Examination of witnesses (Questions 103
TUESDAY 9 JANUARY 2001
CLIFFORD and MR
103. Can I welcome you to the third session
this morning and ask you to identify yourselves for the record?
(Mr Clifford) My name is Robert Clifford from the
(Mr Patterson) I am Brian Patterson from the Home
(Mr Etkind) My name is Mike Etkind from the DETR Air
(Mr Roberts) I am John Roberts from the DETR Urban
104. Do any of you want to say anything by way
of introduction, or are you happy for us to go straight to questions?
(Mr Clifford) We are happy to take questions.
105. Do you accept that there is a national
problem with the condition of cemeteries?
(Mr Clifford) We are conscious that we are told there
are problems in some areas. As to how far that is a national problem,
we do not have the data on that. It also begs the question of
how you define what conditions there ought to be in a cemetery
and to what extent there are any shortcomings.
106. Could you give me an indication of what
problems you accept there are in cemeteries?
(Mr Clifford) Our main source of information is from
people who write in to say they have concerns about a particular
cemetery. They tend to be about the maintenance of the cemetery,
perhaps the condition of the monuments, the graves, that sort
of thing, the maintenance regime that is maintained. Most of the
individuals perhaps are talking about individual graves and how
far they are maintained; sometimes they are talking pretty generally
about the cemetery as a whole.
107. Does the Department of Environment, Transport
and the Regions have any different view? Do you accept that there
is a problem? What is the scope and scale of that problem?
(Mr Roberts) I think we would take our lead from the
Home Office on this.
108. So are you telling me, then, that the evidence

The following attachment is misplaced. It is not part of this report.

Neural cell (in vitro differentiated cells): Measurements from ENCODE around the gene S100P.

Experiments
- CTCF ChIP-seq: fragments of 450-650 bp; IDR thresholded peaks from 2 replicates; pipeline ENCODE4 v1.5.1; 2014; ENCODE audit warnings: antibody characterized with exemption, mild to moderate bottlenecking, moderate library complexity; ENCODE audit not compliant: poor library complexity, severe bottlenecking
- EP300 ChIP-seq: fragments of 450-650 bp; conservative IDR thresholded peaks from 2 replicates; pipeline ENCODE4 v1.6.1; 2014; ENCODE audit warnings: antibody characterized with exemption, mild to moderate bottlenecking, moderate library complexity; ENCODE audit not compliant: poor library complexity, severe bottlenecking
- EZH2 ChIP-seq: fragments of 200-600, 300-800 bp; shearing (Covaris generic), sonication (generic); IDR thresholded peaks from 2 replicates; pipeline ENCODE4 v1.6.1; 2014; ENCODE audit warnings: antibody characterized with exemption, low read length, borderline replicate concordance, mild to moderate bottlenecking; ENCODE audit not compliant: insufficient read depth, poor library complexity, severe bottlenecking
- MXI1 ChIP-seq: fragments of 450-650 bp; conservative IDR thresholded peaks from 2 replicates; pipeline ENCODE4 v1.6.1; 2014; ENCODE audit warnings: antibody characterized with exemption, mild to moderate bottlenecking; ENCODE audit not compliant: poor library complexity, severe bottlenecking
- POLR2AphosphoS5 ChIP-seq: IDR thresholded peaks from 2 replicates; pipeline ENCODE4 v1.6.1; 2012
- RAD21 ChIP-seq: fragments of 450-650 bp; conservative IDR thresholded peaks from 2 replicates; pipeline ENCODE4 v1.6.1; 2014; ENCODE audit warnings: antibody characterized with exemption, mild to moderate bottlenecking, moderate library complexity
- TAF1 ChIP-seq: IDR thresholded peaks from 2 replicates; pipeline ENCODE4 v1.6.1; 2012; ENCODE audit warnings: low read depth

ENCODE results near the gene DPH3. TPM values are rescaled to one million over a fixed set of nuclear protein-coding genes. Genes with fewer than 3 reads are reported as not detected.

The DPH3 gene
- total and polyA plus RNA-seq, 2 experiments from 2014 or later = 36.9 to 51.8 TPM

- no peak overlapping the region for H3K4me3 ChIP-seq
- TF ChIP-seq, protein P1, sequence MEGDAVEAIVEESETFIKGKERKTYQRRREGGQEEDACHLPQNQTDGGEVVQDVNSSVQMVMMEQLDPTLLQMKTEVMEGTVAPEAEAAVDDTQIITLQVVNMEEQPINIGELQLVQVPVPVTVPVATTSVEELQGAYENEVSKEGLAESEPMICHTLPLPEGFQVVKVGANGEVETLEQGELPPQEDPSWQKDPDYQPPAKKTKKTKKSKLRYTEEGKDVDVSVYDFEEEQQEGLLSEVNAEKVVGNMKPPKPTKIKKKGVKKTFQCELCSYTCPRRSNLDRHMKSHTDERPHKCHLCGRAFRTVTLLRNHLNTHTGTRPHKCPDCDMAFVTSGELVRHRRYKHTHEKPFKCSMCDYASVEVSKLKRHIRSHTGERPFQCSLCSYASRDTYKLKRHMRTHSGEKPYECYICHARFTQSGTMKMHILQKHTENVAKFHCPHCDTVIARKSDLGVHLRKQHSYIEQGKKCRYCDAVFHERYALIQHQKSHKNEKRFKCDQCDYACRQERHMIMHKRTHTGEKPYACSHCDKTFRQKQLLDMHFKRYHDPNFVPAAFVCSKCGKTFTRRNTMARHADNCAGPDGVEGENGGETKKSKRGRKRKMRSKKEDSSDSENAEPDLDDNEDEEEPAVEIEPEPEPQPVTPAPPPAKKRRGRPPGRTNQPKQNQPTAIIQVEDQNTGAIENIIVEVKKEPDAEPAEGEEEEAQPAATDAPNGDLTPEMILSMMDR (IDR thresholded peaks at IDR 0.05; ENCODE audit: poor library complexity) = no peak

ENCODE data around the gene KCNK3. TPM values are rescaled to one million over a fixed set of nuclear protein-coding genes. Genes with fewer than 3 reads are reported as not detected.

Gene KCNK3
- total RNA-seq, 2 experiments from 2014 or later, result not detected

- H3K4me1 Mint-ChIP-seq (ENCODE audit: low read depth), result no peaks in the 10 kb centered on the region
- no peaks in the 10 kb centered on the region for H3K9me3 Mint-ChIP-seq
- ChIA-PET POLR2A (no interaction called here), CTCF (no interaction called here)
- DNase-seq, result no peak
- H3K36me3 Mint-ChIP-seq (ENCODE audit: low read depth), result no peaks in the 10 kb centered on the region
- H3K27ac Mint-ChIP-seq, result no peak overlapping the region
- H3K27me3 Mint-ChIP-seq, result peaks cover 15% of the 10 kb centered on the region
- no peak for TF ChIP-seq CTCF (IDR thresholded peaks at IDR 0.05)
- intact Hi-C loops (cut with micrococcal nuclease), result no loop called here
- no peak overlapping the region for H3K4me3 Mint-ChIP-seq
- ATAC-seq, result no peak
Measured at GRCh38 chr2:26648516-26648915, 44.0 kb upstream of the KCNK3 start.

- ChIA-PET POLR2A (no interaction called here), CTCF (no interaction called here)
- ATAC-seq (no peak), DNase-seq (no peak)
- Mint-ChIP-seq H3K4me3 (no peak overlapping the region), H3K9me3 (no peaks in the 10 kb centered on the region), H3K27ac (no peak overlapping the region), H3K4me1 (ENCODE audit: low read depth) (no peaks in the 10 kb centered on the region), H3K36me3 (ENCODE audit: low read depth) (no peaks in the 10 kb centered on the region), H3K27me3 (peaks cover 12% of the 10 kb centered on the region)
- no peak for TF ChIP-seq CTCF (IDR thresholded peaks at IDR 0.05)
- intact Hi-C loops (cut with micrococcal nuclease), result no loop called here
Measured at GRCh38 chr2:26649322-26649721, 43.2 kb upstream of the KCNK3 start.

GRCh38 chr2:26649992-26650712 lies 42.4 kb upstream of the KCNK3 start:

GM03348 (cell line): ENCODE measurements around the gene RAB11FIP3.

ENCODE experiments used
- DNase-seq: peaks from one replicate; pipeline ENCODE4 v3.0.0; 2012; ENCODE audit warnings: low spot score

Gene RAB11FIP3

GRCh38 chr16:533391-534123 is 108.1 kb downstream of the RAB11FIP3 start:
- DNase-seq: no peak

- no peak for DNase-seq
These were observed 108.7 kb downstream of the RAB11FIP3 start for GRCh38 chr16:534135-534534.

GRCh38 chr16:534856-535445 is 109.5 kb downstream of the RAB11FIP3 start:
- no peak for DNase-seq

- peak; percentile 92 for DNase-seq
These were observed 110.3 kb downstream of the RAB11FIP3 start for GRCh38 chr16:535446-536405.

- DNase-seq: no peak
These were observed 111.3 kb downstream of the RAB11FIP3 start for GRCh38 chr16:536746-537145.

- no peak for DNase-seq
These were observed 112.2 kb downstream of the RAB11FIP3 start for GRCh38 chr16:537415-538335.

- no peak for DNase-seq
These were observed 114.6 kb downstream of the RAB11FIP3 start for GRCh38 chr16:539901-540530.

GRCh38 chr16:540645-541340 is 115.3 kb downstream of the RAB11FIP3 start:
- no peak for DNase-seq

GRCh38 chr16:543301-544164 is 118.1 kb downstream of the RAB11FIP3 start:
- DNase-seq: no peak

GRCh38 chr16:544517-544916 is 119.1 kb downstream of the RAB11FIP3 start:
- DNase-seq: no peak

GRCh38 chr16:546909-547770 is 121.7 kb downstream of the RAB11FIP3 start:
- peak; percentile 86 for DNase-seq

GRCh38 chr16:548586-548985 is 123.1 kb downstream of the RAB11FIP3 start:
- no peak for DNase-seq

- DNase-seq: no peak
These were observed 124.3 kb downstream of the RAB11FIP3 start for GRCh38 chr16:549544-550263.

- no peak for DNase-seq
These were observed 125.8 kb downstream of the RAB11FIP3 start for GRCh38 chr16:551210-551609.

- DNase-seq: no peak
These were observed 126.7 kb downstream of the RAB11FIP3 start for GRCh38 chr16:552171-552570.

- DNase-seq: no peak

we have received, which tells us repeatedly that there is a problem
to do with conditions of cemeteries, that there is a problem to
do with the lack of planning for cemeteries, does not exist? Is
that what you are telling us?
(Mr Clifford) I am saying that with a local authority
service that involves so many different local authorities and
levels of local authorities plus the private sector, there is
bound to be uneven provision of services and problems in some
areas. The question is whether there is a problem on a national
basis, which requires national or local government intervention.
109. Does the Government consider that there
is such a problem?
(Mr Clifford) The Government does not believe that
there is sufficient evidence to suggest there is a problem on
that scale at this stage.
110. Have you actually yourself, or anyone in
your Department, gone and had a look at a sample of cemeteries?
(Mr Clifford) No. I think it is important to emphasise
that the responsibility for municipal cemeteries lies with the
relevant local authority, and we would look to the local authority
to take decisions about the maintenance regime and the level of
maintenance and service that is provided by that authority.
111. Is that what you say when they write in?